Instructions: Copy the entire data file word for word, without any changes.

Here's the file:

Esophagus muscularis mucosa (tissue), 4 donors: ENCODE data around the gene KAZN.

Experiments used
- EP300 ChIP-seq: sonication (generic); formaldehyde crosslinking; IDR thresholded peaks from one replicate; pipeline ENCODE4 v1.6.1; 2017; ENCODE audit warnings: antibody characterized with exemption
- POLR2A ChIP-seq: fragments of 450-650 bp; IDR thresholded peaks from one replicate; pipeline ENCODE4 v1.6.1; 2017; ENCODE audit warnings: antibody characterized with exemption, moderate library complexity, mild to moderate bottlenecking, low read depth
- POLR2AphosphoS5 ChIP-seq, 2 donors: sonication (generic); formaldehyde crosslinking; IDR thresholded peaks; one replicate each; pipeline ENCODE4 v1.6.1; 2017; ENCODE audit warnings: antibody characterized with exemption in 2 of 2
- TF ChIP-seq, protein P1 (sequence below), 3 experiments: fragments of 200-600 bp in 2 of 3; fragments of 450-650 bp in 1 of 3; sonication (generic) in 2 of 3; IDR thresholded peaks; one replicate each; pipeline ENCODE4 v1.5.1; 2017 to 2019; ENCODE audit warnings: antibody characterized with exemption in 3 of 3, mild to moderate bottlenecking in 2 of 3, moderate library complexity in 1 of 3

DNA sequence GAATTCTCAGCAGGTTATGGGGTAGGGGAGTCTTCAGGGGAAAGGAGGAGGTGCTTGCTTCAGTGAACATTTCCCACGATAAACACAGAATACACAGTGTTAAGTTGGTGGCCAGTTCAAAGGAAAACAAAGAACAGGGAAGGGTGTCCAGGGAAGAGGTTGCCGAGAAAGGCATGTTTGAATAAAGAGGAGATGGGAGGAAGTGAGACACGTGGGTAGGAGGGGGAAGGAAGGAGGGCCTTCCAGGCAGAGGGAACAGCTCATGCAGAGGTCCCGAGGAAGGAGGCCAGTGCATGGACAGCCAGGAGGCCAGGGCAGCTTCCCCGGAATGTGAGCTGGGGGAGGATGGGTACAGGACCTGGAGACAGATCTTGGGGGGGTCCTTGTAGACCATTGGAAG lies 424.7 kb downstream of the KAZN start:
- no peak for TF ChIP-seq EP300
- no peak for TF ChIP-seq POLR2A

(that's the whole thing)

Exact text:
Esophagus muscularis mucosa (tissue), 4 donors: ENCODE data around the gene KAZN.

Experiments used
- EP300 ChIP-seq: sonication (generic); formaldehyde crosslinking; IDR thresholded peaks from one replicate; pipeline ENCODE4 v1.6.1; 2017; ENCODE audit warnings: antibody characterized with exemption
- POLR2A ChIP-seq: fragments of 450-650 bp; IDR thresholded peaks from one replicate; pipeline ENCODE4 v1.6.1; 2017; ENCODE audit warnings: antibody characterized with exemption, moderate library complexity, mild to moderate bottlenecking, low read depth
- POLR2AphosphoS5 ChIP-seq, 2 donors: sonication (generic); formaldehyde crosslinking; IDR thresholded peaks; one replicate each; pipeline ENCODE4 v1.6.1; 2017; ENCODE audit warnings: antibody characterized with exemption in 2 of 2
- TF ChIP-seq, protein P1 (sequence below), 3 experiments: fragments of 200-600 bp in 2 of 3; fragments of 450-650 bp in 1 of 3; sonication (generic) in 2 of 3; IDR thresholded peaks; one replicate each; pipeline ENCODE4 v1.5.1; 2017 to 2019; ENCODE audit warnings: antibody characterized with exemption in 3 of 3, mild to moderate bottlenecking in 2 of 3, moderate library complexity in 1 of 3

DNA sequence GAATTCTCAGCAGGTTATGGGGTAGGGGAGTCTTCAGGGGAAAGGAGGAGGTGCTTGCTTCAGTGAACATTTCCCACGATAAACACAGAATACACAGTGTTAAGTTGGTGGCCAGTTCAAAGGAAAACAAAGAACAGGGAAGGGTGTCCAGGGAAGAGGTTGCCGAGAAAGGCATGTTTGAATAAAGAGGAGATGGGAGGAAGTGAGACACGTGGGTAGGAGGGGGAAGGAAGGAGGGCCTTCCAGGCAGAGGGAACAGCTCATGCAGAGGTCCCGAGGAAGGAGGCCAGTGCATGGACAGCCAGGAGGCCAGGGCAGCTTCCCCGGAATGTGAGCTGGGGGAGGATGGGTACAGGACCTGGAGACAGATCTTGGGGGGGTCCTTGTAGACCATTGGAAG lies 424.7 kb downstream of the KAZN start:
- no peak for TF ChIP-seq EP300
- no peak for TF ChIP-seq POLR2A